BME’s clinical engineers design technologies, devices and strategies for people with chronic disease, traumatic injury, disabilities and mobility limitations to help them integrate more fully with their environment.
Check out the case studies below to learn about the exciting research done here at BME:
Accessing the right to communication for children and youth with complex disabilities
Professor Tom Chau helps young people with complex disabilities connect with the world around them.
As a senior scientist and vice-president of research at Holland Bloorview Kids Rehabilitation Hospital, Chau leads the Paediatric Rehabilitation Intelligent Systems Multidisciplinary (PRISM) Lab to develop sensing, signal processing and machine-learning methods that enable children and youth with various disabilities to communicate and interact with their environment.
One of his recent foci is to use a non-invasive technique known as near-infrared spectroscopy — to decode brain patterns in young people with severe neurological disability. The signals can then be articulated through various access technologies to enable communication between the patient and their caregivers.
Enabling mobility for those with physical disabilities
A typical artificial limb costs several thousands of dollars. Professor Jan Andrysek’s All-Terrain Knee (AT-Knee), developed at Holland Bloorview Kids Rehabilitation Hospital, is high-functioning, durable, and costs a fraction of that price.
As a clinical engineer and scientist at Holland Bloorview Kids Rehabilitation Hospital, Andrysek leads the Paediatrics, Rehabilitation, Orthotics, Prosthetics, Engineering and Locomotion (PROPEL) Lab. Its study of human biomechanics allows them to develop and innovate affordable treatments and assistive technologies that enable mobility for individuals with severe physical disabilities.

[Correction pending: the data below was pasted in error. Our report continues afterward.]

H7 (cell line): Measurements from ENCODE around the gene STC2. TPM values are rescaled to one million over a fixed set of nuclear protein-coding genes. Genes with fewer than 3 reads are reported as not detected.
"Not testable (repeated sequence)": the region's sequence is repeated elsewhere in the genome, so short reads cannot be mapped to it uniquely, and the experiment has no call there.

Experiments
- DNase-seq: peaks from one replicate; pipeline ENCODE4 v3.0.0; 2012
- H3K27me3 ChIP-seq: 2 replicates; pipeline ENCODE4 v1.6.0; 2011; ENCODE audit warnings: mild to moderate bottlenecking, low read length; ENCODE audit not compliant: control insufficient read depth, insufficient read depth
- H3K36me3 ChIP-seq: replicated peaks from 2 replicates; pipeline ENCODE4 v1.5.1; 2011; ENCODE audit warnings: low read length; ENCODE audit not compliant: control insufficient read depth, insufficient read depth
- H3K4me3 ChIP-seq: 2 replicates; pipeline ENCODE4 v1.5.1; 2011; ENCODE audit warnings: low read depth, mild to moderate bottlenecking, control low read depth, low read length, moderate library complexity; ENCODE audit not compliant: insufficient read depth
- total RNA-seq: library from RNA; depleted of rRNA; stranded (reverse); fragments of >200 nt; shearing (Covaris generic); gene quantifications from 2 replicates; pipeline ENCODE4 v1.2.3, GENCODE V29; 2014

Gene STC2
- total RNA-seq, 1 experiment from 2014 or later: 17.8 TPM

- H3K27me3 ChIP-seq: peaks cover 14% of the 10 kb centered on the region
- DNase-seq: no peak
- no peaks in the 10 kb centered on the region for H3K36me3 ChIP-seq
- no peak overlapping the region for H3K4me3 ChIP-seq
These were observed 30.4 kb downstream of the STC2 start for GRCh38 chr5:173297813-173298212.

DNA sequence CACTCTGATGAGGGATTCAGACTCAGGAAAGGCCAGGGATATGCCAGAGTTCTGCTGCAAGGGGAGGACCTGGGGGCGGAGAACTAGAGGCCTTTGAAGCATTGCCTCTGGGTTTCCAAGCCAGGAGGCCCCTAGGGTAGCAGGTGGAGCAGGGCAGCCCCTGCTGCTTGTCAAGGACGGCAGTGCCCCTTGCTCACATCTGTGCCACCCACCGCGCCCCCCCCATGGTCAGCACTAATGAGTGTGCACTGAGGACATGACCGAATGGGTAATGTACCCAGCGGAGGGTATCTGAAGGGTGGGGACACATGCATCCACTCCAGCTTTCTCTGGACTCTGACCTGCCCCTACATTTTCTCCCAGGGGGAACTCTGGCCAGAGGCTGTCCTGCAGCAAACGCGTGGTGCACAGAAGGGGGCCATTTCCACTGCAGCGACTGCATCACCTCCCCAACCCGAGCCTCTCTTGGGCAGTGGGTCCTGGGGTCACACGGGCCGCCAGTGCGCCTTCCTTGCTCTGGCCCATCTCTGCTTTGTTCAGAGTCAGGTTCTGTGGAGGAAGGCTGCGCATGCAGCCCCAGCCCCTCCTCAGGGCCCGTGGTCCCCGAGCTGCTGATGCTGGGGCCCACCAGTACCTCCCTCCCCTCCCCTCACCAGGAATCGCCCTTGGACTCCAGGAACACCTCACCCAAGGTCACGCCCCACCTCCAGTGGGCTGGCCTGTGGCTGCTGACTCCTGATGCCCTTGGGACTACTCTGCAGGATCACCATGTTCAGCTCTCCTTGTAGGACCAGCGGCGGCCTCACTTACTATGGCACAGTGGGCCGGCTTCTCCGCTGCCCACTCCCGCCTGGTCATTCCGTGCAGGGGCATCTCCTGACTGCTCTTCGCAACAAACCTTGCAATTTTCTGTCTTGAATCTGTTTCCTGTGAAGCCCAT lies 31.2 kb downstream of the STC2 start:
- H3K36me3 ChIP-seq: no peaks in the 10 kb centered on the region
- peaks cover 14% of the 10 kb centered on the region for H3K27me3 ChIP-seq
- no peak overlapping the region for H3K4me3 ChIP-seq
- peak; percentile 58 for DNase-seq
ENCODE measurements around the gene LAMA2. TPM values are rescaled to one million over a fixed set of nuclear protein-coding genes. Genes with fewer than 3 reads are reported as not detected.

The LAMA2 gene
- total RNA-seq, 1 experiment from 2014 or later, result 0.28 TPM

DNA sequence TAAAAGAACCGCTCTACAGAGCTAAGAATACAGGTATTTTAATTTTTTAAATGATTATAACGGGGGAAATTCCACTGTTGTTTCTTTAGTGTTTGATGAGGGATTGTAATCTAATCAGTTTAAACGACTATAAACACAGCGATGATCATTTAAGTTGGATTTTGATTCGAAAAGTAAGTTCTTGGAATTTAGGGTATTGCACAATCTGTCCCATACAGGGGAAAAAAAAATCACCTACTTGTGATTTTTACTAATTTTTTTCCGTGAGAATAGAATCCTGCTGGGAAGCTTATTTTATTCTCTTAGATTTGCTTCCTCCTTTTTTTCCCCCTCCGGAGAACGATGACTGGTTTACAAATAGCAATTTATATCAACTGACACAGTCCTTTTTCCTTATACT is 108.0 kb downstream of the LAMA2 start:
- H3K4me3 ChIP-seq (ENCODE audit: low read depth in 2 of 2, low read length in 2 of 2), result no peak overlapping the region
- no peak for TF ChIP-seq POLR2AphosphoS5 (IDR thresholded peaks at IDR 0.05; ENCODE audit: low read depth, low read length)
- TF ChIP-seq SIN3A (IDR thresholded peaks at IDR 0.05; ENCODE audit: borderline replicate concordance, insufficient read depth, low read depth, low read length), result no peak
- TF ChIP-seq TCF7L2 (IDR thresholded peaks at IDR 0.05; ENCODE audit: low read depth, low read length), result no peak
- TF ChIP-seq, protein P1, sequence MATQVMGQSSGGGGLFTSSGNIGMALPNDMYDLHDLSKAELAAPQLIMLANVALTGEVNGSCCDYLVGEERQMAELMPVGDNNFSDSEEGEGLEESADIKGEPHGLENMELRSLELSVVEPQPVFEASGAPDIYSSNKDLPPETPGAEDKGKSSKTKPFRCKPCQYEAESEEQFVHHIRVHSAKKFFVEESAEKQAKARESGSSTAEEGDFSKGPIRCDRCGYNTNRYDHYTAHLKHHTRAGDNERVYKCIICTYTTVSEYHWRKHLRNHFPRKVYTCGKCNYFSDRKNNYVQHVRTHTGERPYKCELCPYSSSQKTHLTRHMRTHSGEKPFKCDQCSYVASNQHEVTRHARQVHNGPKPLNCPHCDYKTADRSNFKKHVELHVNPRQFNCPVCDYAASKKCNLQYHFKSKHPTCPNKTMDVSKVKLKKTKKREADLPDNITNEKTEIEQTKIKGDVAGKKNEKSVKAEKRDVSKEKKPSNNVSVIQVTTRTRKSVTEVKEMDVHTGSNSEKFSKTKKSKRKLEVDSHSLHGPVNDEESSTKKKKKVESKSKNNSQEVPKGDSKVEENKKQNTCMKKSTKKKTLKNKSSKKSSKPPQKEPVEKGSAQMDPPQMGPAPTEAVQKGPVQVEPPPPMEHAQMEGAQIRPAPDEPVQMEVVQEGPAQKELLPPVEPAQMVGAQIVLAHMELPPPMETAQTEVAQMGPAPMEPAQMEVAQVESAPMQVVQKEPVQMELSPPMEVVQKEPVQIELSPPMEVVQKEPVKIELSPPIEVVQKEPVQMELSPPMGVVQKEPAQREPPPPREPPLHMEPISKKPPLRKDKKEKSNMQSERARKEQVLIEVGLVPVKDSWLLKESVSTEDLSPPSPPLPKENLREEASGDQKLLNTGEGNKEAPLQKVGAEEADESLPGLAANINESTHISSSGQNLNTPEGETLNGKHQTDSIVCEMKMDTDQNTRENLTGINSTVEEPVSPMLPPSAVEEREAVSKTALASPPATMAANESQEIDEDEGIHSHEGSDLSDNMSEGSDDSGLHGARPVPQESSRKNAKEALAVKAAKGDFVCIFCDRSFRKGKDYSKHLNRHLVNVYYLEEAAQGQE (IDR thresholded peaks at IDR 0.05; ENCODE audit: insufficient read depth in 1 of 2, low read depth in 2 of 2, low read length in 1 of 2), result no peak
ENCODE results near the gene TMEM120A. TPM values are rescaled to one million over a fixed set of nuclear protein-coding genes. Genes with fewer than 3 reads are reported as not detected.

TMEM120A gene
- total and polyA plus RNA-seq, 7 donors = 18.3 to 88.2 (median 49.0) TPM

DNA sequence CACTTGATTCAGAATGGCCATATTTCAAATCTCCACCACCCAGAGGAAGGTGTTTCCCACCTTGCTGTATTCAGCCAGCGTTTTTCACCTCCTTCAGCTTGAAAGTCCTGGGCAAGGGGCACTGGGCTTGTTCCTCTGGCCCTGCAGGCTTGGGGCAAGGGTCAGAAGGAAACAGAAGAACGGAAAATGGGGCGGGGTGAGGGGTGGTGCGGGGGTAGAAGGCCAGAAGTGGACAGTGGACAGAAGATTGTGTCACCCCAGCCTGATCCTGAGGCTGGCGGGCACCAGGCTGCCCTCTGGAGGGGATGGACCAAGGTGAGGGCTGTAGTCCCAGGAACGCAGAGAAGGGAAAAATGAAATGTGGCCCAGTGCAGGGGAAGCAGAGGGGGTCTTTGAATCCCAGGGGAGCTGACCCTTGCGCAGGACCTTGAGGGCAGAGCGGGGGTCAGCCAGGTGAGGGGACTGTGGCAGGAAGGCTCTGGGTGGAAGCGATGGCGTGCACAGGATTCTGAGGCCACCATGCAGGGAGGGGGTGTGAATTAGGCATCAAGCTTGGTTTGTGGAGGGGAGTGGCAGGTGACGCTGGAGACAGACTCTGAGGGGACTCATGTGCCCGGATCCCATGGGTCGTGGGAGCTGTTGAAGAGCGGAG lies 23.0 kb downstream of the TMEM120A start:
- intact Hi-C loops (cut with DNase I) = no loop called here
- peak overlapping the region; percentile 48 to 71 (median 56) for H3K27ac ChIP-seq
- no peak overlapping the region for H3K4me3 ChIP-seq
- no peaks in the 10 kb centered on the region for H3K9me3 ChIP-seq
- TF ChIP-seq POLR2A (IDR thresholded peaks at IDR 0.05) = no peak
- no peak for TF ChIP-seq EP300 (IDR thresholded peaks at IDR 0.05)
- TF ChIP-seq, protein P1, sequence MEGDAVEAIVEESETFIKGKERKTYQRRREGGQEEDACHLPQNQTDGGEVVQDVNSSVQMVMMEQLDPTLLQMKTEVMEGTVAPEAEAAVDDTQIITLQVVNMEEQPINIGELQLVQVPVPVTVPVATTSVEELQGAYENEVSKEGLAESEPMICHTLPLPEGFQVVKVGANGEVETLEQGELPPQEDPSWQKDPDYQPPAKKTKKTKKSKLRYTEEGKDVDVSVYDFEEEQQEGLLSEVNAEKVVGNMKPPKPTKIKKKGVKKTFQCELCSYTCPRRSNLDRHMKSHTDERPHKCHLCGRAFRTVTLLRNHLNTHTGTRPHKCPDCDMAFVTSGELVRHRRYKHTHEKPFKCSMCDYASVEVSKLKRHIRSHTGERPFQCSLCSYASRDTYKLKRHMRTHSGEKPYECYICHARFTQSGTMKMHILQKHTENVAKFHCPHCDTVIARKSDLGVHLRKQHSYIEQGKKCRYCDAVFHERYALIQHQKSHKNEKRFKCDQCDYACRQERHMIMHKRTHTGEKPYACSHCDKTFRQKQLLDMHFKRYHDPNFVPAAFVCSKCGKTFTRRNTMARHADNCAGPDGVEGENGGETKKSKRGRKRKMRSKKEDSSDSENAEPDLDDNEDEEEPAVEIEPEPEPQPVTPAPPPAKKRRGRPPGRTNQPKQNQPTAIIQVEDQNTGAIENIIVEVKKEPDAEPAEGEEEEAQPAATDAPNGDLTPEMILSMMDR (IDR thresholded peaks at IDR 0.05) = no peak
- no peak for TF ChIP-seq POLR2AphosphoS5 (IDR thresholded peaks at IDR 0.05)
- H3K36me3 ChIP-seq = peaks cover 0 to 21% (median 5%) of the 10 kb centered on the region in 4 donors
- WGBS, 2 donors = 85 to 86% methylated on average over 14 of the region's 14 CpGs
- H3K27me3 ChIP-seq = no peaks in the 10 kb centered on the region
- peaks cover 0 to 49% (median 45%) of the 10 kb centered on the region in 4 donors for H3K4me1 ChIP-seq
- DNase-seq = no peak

Today, his spinoff company, LegWorks, is producing the AT-Knee to help amputees around the world regain their mobility and independence.
Video games: a new therapeutic frontier
As a clinical engineer and scientist at Holland Bloorview Kids Rehabilitation Hospital, Professor Elaine Biddiss leads the Possibility Engineering and Research Lab (PEARL) to develop interactive technologies that assist young people with disabilities to accomplish rehabilitation goals.
One area of PEARL’s research focus is virtual reality therapy — an interactive, low-cost series of video games that impose virtual constraints to encourage therapeutic movements and can be customized to an individual’s rehabilitation needs. This particular innovation, along with several other developments from her lab, engages children with disabilities and mobility challenges to complete repetitive therapy tasks and foster social interactions through multiplayer options.
Read more news about clinical engineering
A team of researchers led by Professor Daniel Franklin (BME) unveiled a cutting-edge wearable medical device designed to revolutionize cardiovascular monitoring. This innovative device integrates multiple sensory modalities to provide a comprehensive assessment of hemodynamic status, surpassing conventional blood pressure monitoring.
Learn about the amazing work being done by Dr. Azadeh Kushki and her team at the Autism Research Centre at the Holland Bloorview Kids Rehabilitation Hospital. They are using data science to advance personalized health for children with neurodevelopmental conditions like autism and ADHD.
An MIT alumni profile on Dr. Michael Sefton and his research on regenerating organs to treat diabetes.
Scientists at the University of Toronto have shown that the molecular structure of ionizable lipids in lipid-based nanoparticles plays a critical role in the translation efficiency of mRNA in the muscle.
Can gamifying the rehabilitation experience lead to better outcomes for kids and their families? This is the question Dr. Elaine Biddiss is trying to address at the Holland Bloorview Kids Rehabilitation Hospital.
A study conducted by Tohoku University in collaboration with the University of Toronto and NTT Communication Science Laboratories has shown that applying substances to fingertips can considerably change the handling of a baseball. This finding, published in Communications Materials, could alter how these substances will be used in competitive baseball leagues.